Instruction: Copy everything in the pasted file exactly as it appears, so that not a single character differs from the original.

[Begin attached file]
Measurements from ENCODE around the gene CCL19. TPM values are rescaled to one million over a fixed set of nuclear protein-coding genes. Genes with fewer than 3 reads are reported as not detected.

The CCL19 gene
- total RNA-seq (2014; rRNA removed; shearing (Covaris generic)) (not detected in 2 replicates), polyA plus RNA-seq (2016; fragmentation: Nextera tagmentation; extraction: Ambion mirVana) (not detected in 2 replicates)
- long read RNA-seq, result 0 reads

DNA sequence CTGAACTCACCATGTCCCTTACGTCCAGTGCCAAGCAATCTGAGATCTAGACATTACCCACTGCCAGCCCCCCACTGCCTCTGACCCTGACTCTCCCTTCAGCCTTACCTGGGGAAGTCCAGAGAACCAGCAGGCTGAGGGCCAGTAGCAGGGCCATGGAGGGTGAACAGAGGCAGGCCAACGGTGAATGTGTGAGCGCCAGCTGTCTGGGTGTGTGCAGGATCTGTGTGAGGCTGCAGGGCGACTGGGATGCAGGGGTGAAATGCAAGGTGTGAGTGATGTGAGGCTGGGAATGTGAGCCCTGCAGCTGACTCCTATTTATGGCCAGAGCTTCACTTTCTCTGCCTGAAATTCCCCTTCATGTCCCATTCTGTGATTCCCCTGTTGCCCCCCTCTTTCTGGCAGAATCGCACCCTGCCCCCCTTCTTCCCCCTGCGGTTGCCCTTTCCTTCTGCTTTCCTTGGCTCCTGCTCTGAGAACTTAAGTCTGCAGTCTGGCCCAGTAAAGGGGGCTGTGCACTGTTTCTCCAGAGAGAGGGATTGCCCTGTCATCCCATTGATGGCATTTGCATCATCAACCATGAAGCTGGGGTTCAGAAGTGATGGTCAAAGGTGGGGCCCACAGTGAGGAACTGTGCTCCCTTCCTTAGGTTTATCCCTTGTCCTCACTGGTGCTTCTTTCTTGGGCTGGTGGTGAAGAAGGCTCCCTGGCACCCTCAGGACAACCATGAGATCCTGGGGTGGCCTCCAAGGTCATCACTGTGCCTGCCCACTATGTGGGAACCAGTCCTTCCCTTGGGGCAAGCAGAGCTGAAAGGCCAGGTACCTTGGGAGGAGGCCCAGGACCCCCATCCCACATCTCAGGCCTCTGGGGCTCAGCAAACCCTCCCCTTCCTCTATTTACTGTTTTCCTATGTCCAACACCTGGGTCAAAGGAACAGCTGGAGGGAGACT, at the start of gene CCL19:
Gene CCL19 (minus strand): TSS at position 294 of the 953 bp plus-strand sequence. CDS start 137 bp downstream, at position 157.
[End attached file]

Measurements from ENCODE around the gene CCL19. TPM values are rescaled to one million over a fixed set of nuclear protein-coding genes. Genes with fewer than 3 reads are reported as not detected.

The CCL19 gene
- total RNA-seq (2014; rRNA removed; shearing (Covaris generic)) (not detected in 2 replicates), polyA plus RNA-seq (2016; fragmentation: Nextera tagmentation; extraction: Ambion mirVana) (not detected in 2 replicates)
- long read RNA-seq, result 0 reads

DNA sequence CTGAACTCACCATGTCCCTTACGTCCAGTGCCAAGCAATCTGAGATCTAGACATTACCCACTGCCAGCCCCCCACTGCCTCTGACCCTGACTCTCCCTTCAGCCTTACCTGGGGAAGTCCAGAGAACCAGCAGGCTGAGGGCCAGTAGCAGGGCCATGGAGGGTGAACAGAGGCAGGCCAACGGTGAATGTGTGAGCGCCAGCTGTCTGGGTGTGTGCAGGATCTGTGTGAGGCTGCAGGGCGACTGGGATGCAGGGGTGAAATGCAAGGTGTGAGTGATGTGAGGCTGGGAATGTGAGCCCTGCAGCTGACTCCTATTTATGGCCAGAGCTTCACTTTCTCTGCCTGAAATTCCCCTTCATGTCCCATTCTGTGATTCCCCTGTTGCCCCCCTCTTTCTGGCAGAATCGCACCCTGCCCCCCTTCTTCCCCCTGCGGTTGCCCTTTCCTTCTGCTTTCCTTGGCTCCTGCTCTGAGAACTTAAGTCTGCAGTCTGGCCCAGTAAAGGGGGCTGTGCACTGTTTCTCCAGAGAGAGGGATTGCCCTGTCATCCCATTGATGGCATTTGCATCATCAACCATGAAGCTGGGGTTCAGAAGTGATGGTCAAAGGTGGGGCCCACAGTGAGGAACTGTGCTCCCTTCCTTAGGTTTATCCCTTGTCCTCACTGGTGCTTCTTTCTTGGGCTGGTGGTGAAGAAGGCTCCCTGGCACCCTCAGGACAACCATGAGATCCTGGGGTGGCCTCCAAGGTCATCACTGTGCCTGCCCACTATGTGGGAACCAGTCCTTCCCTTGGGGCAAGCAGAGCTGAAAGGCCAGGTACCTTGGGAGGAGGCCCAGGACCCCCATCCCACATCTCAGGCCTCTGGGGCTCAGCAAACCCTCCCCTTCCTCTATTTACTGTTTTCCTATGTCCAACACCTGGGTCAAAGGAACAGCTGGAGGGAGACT, at the start of gene CCL19:
Gene CCL19 (minus strand): TSS at position 294 of the 953 bp plus-strand sequence. CDS start 137 bp downstream, at position 157.